Omni Wheels Move This CNC Plotter

We’ve always had a soft spot for omni wheels and the bots that move around somewhat bumpily on them. Likewise, CNC pen plotters are always a welcome sight in our tip line. But a CNC plotter using omni wheels is new, and the results are surprisingly good.

Built from the bottom of a spring-form baking pan, [lingib]’s plotter is simplicity itself. Four steppers turn the omni wheels while a hobby servo raises and lowers the pen. The controller is an Uno with a Bluetooth module for smartphone control. Translating wheel rotations into X- and Y-axis motions was not exactly trivial, and the video below shows the results. Lines are a bit wobbly, and it’s clear that the plotter isn’t hitting the coordinates very precisely. But given the somewhat compliant nature of the omni wheels, we’re surprised [lingib] got results as good as these, and we applaud the effort.

[lingib] reports the most expensive part of this $100 build was the omni wheels themselves. We suppose laser-cut MDF omni wheels could reduce the price, or even Mecanum wheels from bent metal and wood. We’re not sure either will help with the precision, though.

12 thoughts on “Omni Wheels Move This CNC Plotter

    1. There are a few applications of mecanum wheels that are pretty keen, but they do require a relatively controlled environment to work well. Like the navy ships and warehouses they get used on as part of forklifts & container loaders.

      Certainly not the be-all end-all of wheels, though.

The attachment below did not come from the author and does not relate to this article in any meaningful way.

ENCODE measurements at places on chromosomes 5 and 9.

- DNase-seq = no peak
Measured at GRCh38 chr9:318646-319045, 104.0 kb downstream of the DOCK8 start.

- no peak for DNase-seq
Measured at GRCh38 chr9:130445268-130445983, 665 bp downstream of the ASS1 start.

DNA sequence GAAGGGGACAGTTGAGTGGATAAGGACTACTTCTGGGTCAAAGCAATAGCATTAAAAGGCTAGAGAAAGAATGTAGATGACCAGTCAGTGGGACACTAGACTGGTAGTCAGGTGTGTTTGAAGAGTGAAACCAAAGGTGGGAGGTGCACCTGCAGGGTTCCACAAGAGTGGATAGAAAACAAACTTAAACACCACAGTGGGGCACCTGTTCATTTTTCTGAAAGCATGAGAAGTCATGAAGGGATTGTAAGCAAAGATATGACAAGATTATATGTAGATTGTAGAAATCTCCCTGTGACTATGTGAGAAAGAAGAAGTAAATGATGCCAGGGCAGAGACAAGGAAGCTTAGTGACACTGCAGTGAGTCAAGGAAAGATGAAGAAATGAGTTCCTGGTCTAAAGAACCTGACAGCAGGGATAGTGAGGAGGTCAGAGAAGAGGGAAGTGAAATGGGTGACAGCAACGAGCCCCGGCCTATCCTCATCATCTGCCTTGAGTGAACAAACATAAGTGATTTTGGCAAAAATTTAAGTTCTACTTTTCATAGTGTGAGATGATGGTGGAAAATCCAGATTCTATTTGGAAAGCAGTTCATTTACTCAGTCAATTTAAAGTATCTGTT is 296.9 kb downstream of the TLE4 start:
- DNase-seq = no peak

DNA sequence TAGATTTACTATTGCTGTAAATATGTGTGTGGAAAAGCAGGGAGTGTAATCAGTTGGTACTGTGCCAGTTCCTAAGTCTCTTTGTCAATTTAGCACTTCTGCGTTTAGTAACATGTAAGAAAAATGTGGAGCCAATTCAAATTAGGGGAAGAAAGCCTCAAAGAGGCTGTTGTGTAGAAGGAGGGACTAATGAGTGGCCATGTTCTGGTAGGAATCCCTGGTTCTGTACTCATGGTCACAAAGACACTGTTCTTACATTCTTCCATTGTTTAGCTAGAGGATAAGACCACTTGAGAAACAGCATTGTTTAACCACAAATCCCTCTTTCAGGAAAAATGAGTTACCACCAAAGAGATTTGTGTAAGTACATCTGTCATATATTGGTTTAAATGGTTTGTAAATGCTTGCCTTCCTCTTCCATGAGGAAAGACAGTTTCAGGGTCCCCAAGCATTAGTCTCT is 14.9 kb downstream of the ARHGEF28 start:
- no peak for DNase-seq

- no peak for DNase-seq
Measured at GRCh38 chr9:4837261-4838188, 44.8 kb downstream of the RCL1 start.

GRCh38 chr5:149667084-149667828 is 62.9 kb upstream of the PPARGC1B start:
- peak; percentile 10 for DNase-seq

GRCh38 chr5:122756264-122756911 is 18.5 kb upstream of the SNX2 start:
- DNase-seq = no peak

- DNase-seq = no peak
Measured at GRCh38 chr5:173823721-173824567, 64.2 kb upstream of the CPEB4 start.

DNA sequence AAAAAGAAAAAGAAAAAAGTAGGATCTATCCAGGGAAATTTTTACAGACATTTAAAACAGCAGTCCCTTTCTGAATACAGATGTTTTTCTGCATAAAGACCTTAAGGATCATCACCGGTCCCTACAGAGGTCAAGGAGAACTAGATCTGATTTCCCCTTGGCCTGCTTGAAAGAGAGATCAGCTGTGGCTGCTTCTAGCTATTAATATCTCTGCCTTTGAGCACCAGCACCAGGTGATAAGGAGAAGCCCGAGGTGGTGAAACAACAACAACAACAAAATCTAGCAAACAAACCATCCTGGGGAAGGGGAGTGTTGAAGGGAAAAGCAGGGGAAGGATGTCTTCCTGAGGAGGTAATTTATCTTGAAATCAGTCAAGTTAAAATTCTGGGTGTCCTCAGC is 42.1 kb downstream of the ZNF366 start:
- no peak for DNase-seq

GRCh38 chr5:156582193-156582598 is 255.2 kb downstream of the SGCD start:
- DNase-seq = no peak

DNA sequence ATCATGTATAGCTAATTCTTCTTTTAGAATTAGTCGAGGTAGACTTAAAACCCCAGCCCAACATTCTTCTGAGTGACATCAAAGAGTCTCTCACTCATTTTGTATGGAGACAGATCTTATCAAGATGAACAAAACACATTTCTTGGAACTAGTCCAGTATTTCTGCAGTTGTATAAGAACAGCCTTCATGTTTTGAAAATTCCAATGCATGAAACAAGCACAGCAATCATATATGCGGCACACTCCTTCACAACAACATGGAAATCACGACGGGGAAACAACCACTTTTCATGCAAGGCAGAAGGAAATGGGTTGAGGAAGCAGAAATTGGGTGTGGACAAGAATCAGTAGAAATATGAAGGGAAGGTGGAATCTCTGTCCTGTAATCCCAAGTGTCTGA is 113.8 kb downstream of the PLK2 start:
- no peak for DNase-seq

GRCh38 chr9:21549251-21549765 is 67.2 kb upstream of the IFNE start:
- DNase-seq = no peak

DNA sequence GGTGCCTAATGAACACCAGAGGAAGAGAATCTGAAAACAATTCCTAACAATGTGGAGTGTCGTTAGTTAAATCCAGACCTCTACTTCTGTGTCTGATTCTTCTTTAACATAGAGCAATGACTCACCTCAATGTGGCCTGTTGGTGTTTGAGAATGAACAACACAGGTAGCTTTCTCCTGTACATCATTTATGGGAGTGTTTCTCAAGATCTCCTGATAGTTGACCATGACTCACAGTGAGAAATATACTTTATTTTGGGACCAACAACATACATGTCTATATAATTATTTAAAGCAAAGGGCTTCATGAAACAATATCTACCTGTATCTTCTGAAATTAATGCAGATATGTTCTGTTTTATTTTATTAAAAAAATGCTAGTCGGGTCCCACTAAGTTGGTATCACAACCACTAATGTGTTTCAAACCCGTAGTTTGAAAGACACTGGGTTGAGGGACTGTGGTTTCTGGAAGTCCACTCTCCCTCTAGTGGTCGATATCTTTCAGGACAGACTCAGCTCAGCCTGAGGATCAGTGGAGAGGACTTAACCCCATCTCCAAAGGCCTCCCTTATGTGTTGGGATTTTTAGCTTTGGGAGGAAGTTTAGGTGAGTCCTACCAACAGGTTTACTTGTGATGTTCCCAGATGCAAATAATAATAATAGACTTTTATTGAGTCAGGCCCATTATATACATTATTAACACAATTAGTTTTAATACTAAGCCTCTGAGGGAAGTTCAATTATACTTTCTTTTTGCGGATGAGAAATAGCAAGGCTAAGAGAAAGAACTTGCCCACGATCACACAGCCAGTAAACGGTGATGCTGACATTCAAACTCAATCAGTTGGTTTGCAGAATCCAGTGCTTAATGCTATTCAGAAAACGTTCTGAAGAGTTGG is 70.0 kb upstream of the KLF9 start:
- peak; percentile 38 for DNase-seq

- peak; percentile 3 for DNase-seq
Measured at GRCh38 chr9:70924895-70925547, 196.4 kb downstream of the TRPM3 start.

1. The author describes some of the shortcomings of omniwheels, the inexpensive drive system etc. and suggests some remedies. All of that aside, this is both a cool project and an exemplary writeup. The author [lingib] describes themselves as “55+ years in electronics, computers, and teaching … now retired.” I wish all Instructables were this well done.

    1. 3 is doable. I would imagine that 4 were chosen to make programming easier and hopefully improve accuracy. At first I thought the bot was a 3 wheeled variant. I had to look again when I saw your question.

      1. With only 2 wheels it would be kinda hard to get it done, but anything bigger than 2 is doable. The mathematic behind that is super simple, if and only if your wheels are arranged in a circle and have the same radius from the center.
        A friend said it shouldn’t get much more complex if the wheel do not all have the same radius, but I think that was just easy for him. I haven’t looked it up though.

    2. Three wheels are the optimum number. Set at 120 degrees apart and each powered by a motor, the level of power delivered to each wheel describes the directional vector in the horizontal. There’s no need for reorientation or the need to turn to change directions. It is the most efficient way to move from a to b. Three is actually easier to program, more precise and reliable – think that three wheels are always in contact with the ground, unlike 4 or more. For the most precise Omni wheels, check out Rotacaster Wheel.

  2. Still waiting on the wheels, but I pretty much have the rest assembled. Having trouble with Blue Tooth through an Android. Any particular terminal program? Using the Arduino terminal I get a MENU to fire up, and seems active. Can’t get a similar response on any of my Android Apps., Apps that work fine with other Arduino Blue Tooth sketches. Anybody else have similar problems?

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